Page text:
Re: Compressed air


 

Hi Damian,

This is a simple subject to learn more about on your own and IT IS NOT RELEVANT TO TEKSCOPES. If you want to know more, I know you are smart enough to search out compressor filters on google yourself rather than posting off topic questions to TekScopes.

Compressed air from a compressor contain whatever happens to be in the compressor tank. That is almost water which can easily be seen in the compressed air coming out. There is a little valve at the bottom of the tank to drain all the water from the tank. There can be other things in the tank as well such as hydrocarbons from the compressor's motor or from the pump (depending on what type and size of compressor) plus whatever particles are in the air that was sucked in by the compressor.

At the very least anyone with a compressed air system will have an inline water trap or air-dryer in their system. In addition you can also find reasons to install an air filter to catch particles. For example take a look at this inexpensive PneumaticPlus SAU4030M-N06DG-MEP Three Stage Air Drying System - Air Particulate Filter, 0.3 Micron Coalescing Filter & Air Pressure Regulator
https://www.pneumaticplus.com/pneumaticplus-sau-series-three-stage-air-drying-system-3-4-npt/

Dennis Tillman W7PF

-----Original Message-----
From: TekScopes@groups.io [mailto:TekScopes@groups.io] On Behalf Of
David Kuhn
Sent: Wednesday, May 01, 2019 7:18 AM
To: TekScopes@groups.io
Subject: Re: [TekScopes] Compressed air

I plumb the shop with a compressed air (and a compressor in the garage).
I use a small dryer in-line with the spray naucial (sp).

On Wed, May 1, 2019 at 10:13 AM Caveman <digcam1@roadrunner.com> wrote:

Photographer as well as a repair tech here, and I say do not shake
cans of commercially available compressed air used for blowing dust
away. They can splatter whatever is in the can onto lens coatings, or
in the old days negatives, ruining them.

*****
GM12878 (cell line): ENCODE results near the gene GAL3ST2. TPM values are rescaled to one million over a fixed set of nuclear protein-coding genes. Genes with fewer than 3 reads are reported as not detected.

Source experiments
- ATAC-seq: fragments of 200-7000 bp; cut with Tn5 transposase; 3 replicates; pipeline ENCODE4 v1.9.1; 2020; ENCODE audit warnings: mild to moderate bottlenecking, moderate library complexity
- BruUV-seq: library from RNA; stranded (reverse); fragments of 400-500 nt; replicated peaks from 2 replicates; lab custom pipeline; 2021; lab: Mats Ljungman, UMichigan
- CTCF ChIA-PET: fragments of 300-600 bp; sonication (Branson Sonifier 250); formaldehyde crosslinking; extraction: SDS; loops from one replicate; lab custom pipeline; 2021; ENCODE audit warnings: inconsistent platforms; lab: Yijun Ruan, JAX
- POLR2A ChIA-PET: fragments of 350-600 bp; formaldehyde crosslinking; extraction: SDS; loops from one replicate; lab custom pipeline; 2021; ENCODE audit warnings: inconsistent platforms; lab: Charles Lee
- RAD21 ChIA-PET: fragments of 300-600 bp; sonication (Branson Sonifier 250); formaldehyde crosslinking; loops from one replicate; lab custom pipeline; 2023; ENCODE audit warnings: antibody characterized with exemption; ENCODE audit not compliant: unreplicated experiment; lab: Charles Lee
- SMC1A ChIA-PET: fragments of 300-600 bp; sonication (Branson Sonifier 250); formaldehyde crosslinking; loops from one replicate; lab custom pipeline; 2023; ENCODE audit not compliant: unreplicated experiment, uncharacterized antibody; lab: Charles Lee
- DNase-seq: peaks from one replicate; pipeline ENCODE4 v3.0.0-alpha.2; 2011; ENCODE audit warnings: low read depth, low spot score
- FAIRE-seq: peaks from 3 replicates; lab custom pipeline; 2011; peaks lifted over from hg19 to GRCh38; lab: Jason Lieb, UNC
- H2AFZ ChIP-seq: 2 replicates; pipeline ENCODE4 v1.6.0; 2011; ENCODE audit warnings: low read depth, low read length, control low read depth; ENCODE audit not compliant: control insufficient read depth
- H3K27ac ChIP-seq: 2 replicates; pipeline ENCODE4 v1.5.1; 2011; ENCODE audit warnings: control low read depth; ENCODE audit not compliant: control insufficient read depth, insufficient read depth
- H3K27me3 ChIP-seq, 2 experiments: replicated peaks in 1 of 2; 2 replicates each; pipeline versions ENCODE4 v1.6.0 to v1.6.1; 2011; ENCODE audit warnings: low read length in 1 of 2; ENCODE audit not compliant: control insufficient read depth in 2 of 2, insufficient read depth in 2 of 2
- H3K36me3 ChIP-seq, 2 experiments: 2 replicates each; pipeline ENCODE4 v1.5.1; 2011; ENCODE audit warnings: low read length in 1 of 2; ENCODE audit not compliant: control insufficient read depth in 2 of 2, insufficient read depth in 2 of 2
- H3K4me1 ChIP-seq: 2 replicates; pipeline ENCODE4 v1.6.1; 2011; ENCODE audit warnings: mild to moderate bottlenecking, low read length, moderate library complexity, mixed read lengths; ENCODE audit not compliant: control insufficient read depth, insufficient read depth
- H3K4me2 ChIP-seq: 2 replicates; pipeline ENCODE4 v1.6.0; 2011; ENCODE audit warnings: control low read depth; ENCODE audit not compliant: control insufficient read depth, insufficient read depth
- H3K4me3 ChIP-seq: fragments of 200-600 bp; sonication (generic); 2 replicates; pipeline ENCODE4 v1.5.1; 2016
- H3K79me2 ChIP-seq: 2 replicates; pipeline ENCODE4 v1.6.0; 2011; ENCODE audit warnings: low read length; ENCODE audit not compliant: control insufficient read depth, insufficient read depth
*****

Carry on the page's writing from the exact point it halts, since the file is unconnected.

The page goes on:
Not knowing what is in the can, but knowing that it can blow droplets
of whatever it is into what you are cleaning means that while you are
blowing dust away, you are also blowing moisture of some kind on what
you are cleaning. If that moisture is oily then it will become a dust
collector.

I’ve heard some say that you can invert the cans of compressed air,
like Dust Off or other dust blowers, to use them for cold testing
components. If so just be sure to clean up afterwards.

FWIW,
Don Kemper


On May 1, 2019, at 9:17 AM, cheater cheater <cheater00@gmail.com>
wrote:

Ah, I somehow lost the first sentence of the email which was:
"should one shake compressed air or not?"

I guess i need to learn how to post!

On Wed, 1 May 2019, 14:53 cheater00 cheater00 <cheater00@gmail.com
wrote:

I hear conflicting reports on what one should do. What's your take?
Are there different types where you should or shouldn't?

Druckluft 67 (aka Dust Off 67) from Kontakt / CRC says not to shake
the can "or otherwise the fluid might come out", but is it always
the case with all types? What is that fluid for, anyways?

I read reviews of some cheaper compressed air products on amazon
and they complained about the quality. What can go wrong with
compressed air? Two things people brought up were one brand
produced very weak pressure, and another produced flammable rather
than inert gas.
Druckluft 67 touts as being oil free. Are there other things that
might go wrong?

Why would someone use canned compressed air rather than an air
compressor?

Thanks.



--
Dennis Tillman W7PF
TekScopes Moderator

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